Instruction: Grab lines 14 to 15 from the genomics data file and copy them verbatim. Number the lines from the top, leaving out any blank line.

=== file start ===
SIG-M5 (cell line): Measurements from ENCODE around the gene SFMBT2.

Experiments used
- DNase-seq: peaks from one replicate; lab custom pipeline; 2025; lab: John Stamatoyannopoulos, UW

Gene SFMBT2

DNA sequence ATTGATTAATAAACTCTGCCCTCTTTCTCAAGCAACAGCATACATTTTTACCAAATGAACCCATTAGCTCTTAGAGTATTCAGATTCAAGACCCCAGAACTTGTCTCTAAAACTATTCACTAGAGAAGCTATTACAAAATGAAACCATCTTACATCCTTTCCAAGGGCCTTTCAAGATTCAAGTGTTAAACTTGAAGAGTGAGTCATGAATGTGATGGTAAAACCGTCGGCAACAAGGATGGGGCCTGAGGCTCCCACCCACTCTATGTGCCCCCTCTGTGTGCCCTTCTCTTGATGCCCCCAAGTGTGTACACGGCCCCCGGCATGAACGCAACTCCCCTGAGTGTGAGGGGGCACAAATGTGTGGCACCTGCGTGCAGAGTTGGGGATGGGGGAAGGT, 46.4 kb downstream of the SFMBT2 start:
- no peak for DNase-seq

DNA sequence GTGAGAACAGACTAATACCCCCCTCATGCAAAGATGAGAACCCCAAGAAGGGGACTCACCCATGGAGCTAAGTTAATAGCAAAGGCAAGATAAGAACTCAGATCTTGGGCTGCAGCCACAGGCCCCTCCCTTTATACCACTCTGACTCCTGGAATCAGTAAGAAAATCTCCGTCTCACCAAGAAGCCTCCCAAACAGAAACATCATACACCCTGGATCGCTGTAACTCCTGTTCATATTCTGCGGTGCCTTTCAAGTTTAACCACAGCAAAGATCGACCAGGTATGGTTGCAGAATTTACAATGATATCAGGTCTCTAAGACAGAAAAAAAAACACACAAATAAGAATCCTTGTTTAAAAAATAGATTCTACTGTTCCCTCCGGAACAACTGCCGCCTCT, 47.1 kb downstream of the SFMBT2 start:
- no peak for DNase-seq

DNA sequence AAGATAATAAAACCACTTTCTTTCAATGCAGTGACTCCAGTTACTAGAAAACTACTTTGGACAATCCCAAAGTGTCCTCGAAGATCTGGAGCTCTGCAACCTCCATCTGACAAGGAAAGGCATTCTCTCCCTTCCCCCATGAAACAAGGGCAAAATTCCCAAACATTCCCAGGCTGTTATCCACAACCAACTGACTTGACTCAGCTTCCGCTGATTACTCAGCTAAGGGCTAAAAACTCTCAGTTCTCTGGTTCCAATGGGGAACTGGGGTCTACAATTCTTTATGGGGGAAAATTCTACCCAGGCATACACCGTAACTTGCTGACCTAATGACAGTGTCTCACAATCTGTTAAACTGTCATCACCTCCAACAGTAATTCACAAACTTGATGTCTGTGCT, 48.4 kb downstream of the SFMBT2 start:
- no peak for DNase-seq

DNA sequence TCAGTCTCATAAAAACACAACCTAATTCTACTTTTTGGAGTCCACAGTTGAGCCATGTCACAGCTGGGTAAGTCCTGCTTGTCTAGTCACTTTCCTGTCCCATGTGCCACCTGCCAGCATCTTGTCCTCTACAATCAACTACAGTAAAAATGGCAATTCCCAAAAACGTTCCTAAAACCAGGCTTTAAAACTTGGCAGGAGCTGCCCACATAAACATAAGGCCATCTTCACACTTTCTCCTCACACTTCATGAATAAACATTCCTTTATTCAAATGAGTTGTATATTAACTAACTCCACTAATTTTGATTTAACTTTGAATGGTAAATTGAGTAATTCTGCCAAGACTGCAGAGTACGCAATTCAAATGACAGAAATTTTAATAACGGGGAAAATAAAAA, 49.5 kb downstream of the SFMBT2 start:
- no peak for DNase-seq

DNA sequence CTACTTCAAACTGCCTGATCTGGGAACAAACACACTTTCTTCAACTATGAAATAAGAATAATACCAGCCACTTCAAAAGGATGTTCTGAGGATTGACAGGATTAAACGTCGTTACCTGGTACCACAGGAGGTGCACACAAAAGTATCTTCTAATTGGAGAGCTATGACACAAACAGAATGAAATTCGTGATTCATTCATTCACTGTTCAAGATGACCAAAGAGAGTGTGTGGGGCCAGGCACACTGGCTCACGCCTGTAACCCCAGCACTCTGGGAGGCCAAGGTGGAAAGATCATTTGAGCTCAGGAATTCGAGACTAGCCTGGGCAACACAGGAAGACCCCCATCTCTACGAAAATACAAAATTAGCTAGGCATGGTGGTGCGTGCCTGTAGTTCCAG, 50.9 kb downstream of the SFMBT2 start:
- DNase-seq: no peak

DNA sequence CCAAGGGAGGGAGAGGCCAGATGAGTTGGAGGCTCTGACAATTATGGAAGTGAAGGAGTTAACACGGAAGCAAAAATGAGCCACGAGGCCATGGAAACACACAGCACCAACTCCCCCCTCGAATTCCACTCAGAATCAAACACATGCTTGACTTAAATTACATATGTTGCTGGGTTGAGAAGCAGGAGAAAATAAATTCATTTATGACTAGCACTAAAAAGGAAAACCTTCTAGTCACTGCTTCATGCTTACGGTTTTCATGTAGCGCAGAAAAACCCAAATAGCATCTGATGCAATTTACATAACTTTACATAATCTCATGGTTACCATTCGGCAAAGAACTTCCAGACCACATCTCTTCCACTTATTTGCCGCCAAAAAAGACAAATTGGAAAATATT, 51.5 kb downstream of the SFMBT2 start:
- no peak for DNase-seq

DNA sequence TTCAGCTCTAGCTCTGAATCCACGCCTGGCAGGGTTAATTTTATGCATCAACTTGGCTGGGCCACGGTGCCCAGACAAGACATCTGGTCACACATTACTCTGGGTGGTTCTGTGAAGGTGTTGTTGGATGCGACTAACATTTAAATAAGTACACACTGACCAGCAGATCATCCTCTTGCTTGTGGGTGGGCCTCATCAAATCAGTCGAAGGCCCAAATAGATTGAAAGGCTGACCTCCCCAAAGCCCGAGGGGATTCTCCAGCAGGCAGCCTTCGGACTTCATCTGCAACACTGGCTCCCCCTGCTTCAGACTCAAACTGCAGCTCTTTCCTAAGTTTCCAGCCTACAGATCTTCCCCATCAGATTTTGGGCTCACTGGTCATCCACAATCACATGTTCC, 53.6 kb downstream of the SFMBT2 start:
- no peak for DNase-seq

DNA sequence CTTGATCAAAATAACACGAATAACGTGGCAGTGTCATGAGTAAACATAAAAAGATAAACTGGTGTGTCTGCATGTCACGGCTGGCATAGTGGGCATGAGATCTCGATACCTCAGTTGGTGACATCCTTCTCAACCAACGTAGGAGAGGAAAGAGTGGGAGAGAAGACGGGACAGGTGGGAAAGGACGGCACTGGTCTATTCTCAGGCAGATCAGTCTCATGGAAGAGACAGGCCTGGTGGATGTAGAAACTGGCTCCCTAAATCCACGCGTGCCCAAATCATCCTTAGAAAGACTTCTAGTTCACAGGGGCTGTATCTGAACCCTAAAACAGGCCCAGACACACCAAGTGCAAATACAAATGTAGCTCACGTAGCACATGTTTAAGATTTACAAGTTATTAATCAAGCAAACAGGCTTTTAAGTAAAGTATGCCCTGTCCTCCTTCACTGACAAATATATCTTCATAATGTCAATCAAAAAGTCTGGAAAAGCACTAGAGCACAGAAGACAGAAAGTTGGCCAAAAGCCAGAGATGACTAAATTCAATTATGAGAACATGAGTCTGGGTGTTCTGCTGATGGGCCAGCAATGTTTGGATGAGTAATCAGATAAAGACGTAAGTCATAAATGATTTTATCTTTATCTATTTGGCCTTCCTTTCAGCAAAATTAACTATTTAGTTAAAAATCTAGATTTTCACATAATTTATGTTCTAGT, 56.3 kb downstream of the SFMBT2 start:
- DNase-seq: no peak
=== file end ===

- DNase-seq: no peak

DNA sequence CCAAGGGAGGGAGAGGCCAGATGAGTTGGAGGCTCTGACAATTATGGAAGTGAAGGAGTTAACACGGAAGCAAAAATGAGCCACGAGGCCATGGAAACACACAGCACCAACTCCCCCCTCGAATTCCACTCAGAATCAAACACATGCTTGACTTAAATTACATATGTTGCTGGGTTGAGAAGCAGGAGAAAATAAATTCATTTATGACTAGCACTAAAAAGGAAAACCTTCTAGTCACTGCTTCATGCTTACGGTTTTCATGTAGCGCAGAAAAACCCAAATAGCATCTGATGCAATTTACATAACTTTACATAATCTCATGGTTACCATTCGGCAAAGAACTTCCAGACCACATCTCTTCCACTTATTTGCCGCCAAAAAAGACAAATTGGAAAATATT, 51.5 kb downstream of the SFMBT2 start: